#FacesofPhotonics: Senior Test Engineer Junwei Meng
SPIE Member Junwei Meng recently joined II-VI Incorporated in Dallas as a senior test engineer, working on the R&D side of testing infrastructure for photo detectors, sensors, vertical cavity surface-emitting lasers (VCSELs), and other technologies. “I am really enjoying this job,” says Junwei. “We make technology for a variety of applications. The sensors that go through our test system will end up being used in cellphones for facial recognition, for example, and in cars to improve autonomous vehicles."
Before joining the II-VI Incorporated team, he was a research assistant at the University of New Mexico (UNM). Here, Junwei was part of a team working on a DARPA-funded research project: developing a solid-state optical cryocooler with the hopes of creating a device that could cool the NIST optical clock, which would positively affect clock accuracy throughout the world. This is only one of many applications a cooler like this could have, notes Junwei. Other applications which require a cryogenic temperature and vibration-free environment, such as space-born infrared imaging sensors and gamma-ray detectors, would also benefit from this cooler. “We would use Yb:YLF crystals as our cooling material and shine very high-power infrared lasers on the crystal, cool it to sub-100 Kelvin (K), then attach our specially-designed transparent thermal link to the cooling crystal. It was a process that came with many engineering challenges!”
Learn more about Junwei’s story in this SPIE Faces of Photonics interview!
PHYSICS GANG: The Mansoor Sheik-Bahae Research Group at UNM. Junwei is pictured bottom right.
1. How did you become interested in the optics and photonics field? Was there a specific person who inspired you?
I was born in a tiny, impoverished village in northeast China. The town is very remote – it is in the forested mountainside, and most people in the village make their living chopping down trees. My elementary school was constructed from World War II storage boxes that were built by the Japanese. The classroom was very dark. Only one small light bulb hung from the ceiling.
I still remember that evening 20 years ago when my Dad came to pick me up from school. It was the middle of the winter, so the sky was already very dark. Suddenly the light bulb burnt out, the room become pitch black, and all the kids started screaming. My dad turned on his flashlight, took out the burnt bulb, and started to rotate and shake it — I later understood he was trying to reconnect the filament. Once done, he put the bulb back in the holder and it lit the room again!
That was amazing to me. I told him, "I want to learn how to do this; next time let me do it." He was laughed and said, “Of course.” From that moment on, I was interested in anything related to physics or electrical systems. Later on, my father encouraged me to attend Changchun University of Science and Technology, one of the best optical-electrical engineering institutes in China. After getting a Bachelor of Science here, I went to Delaware State University for a Master of Science in applied optics, and then to UNM for a PhD in optical sciences and engineering.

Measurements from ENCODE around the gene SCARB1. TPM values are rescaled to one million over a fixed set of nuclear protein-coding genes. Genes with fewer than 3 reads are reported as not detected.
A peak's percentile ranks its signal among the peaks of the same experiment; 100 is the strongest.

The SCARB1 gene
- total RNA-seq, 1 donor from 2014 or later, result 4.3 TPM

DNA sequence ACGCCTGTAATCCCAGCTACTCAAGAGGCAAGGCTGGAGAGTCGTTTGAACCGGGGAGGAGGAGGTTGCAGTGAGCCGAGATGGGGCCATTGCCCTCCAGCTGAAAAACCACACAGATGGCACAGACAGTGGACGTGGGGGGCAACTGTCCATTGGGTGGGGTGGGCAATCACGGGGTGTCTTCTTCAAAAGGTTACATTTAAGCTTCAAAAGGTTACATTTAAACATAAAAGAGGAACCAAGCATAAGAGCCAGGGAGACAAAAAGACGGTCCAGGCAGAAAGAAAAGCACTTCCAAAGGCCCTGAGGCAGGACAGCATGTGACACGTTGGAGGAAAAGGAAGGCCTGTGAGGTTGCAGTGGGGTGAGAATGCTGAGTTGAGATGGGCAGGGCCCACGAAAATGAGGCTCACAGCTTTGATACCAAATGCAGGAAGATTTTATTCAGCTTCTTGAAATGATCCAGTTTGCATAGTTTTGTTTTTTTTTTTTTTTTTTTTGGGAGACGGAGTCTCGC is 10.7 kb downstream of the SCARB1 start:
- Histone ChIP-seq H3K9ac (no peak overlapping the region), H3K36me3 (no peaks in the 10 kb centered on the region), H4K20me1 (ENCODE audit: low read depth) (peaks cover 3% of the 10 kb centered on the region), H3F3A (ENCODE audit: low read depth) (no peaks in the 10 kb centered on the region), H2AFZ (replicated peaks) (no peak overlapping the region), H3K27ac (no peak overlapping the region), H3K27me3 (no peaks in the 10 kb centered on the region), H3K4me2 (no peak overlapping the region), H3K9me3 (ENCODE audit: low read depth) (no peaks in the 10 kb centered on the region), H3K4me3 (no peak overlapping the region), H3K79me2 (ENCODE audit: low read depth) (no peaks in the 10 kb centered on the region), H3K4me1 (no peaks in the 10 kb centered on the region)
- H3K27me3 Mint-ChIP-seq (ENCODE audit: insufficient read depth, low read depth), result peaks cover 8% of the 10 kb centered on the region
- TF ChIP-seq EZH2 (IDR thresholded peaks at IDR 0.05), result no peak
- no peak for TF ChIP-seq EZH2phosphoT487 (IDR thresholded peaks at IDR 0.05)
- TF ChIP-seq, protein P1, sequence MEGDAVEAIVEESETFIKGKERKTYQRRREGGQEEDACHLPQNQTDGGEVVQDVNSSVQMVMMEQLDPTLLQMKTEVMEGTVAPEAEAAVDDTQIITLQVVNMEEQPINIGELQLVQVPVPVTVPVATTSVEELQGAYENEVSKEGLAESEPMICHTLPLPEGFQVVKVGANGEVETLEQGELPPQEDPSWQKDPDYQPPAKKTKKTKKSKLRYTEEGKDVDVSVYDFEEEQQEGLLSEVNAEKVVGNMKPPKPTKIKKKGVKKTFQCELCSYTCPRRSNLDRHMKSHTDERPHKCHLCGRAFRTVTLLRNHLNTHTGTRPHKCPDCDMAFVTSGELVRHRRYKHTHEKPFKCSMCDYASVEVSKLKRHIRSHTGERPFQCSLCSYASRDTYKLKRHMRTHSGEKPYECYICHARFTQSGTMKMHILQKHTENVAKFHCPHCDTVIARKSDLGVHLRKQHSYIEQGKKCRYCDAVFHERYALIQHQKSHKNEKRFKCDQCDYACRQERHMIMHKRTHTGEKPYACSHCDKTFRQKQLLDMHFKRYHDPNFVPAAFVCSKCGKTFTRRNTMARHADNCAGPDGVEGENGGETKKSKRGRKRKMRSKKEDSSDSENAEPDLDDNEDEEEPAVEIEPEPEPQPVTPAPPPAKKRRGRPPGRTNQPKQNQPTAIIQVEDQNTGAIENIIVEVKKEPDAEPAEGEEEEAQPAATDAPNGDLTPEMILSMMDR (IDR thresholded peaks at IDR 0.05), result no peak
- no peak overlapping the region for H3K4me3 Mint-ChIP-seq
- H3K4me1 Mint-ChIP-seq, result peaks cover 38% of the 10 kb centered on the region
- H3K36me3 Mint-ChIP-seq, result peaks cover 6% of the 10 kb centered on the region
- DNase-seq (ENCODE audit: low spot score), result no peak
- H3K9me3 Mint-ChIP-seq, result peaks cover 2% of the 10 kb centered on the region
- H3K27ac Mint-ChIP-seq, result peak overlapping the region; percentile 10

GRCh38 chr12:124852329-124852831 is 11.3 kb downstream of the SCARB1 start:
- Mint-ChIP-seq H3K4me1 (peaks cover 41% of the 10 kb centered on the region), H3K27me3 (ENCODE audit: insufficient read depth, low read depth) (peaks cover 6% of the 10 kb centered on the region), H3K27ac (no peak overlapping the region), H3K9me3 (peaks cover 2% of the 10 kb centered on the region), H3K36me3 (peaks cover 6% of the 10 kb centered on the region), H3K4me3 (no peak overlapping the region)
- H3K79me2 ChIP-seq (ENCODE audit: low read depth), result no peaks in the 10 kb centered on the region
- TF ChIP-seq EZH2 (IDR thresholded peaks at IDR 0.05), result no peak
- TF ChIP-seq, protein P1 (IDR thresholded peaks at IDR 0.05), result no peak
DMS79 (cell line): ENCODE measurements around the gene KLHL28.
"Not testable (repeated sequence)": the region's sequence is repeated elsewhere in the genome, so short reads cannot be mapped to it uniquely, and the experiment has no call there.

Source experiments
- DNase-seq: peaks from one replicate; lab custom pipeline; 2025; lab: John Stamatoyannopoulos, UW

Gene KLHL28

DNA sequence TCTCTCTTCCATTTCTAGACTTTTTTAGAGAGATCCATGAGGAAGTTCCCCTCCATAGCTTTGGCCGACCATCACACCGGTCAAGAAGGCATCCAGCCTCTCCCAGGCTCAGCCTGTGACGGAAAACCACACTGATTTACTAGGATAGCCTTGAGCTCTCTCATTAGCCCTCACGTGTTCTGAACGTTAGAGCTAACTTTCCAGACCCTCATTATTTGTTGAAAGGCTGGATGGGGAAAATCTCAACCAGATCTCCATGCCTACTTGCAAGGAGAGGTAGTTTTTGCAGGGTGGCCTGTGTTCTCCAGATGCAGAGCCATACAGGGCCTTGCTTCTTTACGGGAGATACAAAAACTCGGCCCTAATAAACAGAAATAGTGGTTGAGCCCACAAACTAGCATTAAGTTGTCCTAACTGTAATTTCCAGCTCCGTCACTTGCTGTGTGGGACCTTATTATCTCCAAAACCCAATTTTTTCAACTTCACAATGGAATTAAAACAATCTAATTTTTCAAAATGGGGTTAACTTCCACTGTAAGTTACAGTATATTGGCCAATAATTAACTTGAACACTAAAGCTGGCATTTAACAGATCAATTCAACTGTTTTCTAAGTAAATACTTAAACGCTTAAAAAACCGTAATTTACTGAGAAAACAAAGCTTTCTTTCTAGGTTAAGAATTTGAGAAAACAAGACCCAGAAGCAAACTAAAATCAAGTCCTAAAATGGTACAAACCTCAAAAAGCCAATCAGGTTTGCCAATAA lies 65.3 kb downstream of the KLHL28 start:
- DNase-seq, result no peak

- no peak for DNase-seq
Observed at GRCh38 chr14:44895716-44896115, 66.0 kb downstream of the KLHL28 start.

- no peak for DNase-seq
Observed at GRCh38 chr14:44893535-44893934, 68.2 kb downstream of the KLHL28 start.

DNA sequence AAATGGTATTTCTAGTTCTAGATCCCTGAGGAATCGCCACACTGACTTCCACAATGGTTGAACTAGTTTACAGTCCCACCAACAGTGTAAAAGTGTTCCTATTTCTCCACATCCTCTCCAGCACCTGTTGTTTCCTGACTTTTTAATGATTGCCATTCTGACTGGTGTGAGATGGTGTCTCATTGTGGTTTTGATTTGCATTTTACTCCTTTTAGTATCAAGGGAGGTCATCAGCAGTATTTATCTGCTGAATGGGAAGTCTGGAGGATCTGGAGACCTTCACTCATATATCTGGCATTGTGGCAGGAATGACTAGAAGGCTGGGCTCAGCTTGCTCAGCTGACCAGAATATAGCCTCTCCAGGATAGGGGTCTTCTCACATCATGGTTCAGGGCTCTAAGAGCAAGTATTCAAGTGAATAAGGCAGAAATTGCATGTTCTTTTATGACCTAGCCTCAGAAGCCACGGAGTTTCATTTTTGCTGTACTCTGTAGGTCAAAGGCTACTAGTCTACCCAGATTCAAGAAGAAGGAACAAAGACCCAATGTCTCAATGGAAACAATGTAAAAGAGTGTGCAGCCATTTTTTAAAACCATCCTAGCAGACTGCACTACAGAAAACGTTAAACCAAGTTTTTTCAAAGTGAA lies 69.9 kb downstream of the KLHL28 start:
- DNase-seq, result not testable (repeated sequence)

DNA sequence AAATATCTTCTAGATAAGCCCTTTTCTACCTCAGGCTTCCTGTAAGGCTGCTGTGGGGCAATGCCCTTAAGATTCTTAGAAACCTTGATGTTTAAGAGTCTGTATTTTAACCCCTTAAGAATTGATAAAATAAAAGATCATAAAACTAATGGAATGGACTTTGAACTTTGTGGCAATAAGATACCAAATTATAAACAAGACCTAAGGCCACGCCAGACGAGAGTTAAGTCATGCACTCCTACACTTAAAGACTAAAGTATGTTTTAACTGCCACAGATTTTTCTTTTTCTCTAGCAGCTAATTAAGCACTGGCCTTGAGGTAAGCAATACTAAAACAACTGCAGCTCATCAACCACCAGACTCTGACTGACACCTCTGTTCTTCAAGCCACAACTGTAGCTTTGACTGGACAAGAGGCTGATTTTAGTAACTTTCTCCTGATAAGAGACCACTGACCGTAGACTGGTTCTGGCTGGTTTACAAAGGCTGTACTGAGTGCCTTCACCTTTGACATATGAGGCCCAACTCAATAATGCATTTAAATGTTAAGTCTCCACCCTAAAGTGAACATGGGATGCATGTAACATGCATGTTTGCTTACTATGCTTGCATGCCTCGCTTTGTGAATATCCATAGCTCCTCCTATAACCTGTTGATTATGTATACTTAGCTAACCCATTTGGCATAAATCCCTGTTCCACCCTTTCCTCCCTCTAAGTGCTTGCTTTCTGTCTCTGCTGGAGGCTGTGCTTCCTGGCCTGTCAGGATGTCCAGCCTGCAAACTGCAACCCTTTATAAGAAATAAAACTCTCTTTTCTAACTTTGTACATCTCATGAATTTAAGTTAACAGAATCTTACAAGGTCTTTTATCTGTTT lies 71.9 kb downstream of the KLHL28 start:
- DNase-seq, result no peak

2. Explain what you do at your job. How does your work impact society?
My job involves research and development of new test infrastructure for VCSELs, photo detectors, and sensors, and our team collaborates intensively with the R&D, production, and quality teams. We work together to create one-of-a-kind test systems. Actually, the test system developed at this company is known as one of the best VCSEL and photo detector test systems in the United States! The VCSEL lasers that go through our test systems will end up being used in data centers, in applications such as 3D cameras, and more.
At II-VI, we are also improving the applicability of semiconductor lasers. Our teams work to integrate lasers into everyday systems, providing the possibility for all people to experience the benefits of lasers in their daily lives.
ALL SYSTEMS GO!: Junwei and colleagues work on a project in the lab at UNM.
3. What book has impacted your professional life the most? Your personal life? Why?
The book that has impacted my professional life the most is A Message to Garcia by Elbert Hubbard. I read this essay during high school – it was the Chinese-translated edition. The protagonist reminds me of myself when I entered the academic part of my life, because getting the problem solved and finding a better solution was — and is always — my goal. Never give up, go forward – even just a tiny step forward everyday helped me build my professional life to where it is today. You can always gather knowledge, but perseverance and confidence must be learned slowly throughout your life.
4. What is your advice to others in the STEM community?
STEM is not an easy path to take. It is a challenging area, and it takes quite some time to attain the necessary knowledge to excel. It feels like today’s world does not have that kind of patience. I will say this though: we, as the STEM community, should take more time to educate the world, to let them know that even the top scientists and engineers need a lot of support from their community, families, and friends. Working in the STEM field takes patience; things do not just happen from quick meetings and conversations. We must be intensely focused, and this is why it is important to have support.
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